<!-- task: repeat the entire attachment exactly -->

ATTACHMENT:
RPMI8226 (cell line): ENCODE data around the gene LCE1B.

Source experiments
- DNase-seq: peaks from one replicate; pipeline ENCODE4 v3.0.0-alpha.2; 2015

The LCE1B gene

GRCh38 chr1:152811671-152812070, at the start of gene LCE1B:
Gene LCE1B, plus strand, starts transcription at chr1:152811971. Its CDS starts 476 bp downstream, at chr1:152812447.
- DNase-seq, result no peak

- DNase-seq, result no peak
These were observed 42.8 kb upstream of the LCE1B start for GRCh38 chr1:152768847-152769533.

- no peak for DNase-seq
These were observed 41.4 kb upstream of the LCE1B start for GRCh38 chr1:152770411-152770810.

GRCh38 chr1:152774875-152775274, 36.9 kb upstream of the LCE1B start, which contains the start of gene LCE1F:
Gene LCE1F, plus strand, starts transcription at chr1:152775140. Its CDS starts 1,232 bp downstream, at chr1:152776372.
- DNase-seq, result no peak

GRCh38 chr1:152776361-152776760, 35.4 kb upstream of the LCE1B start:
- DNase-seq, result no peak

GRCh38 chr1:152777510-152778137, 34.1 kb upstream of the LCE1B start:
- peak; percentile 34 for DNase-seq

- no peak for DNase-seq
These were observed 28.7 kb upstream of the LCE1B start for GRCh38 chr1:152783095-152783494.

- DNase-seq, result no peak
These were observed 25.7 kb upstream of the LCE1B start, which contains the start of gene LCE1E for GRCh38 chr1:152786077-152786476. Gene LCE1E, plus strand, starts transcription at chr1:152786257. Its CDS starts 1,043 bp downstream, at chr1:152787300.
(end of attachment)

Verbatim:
RPMI8226 (cell line): ENCODE data around the gene LCE1B.

Source experiments
- DNase-seq: peaks from one replicate; pipeline ENCODE4 v3.0.0-alpha.2; 2015

The LCE1B gene

GRCh38 chr1:152811671-152812070, at the start of gene LCE1B:
Gene LCE1B, plus strand, starts transcription at chr1:152811971. Its CDS starts 476 bp downstream, at chr1:152812447.
- DNase-seq, result no peak

- DNase-seq, result no peak
These were observed 42.8 kb upstream of the LCE1B start for GRCh38 chr1:152768847-152769533.

- no peak for DNase-seq
These were observed 41.4 kb upstream of the LCE1B start for GRCh38 chr1:152770411-152770810.

GRCh38 chr1:152774875-152775274, 36.9 kb upstream of the LCE1B start, which contains the start of gene LCE1F:
Gene LCE1F, plus strand, starts transcription at chr1:152775140. Its CDS starts 1,232 bp downstream, at chr1:152776372.
- DNase-seq, result no peak

GRCh38 chr1:152776361-152776760, 35.4 kb upstream of the LCE1B start:
- DNase-seq, result no peak

GRCh38 chr1:152777510-152778137, 34.1 kb upstream of the LCE1B start:
- peak; percentile 34 for DNase-seq

- no peak for DNase-seq
These were observed 28.7 kb upstream of the LCE1B start for GRCh38 chr1:152783095-152783494.

- DNase-seq, result no peak
These were observed 25.7 kb upstream of the LCE1B start, which contains the start of gene LCE1E for GRCh38 chr1:152786077-152786476. Gene LCE1E, plus strand, starts transcription at chr1:152786257. Its CDS starts 1,043 bp downstream, at chr1:152787300.